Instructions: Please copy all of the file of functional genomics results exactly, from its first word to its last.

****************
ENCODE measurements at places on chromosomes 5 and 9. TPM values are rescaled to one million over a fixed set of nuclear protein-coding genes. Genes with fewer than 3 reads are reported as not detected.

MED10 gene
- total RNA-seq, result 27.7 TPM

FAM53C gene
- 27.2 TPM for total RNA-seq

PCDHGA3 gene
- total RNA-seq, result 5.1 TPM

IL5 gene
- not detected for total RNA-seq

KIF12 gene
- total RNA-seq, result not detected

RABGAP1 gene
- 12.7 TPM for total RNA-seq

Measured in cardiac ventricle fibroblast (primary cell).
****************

ENCODE measurements at places on chromosomes 5 and 9. TPM values are rescaled to one million over a fixed set of nuclear protein-coding genes. Genes with fewer than 3 reads are reported as not detected.

MED10 gene
- total RNA-seq, result 27.7 TPM

FAM53C gene
- 27.2 TPM for total RNA-seq

PCDHGA3 gene
- total RNA-seq, result 5.1 TPM

IL5 gene
- not detected for total RNA-seq

KIF12 gene
- total RNA-seq, result not detected

RABGAP1 gene
- 12.7 TPM for total RNA-seq

Measured in cardiac ventricle fibroblast (primary cell).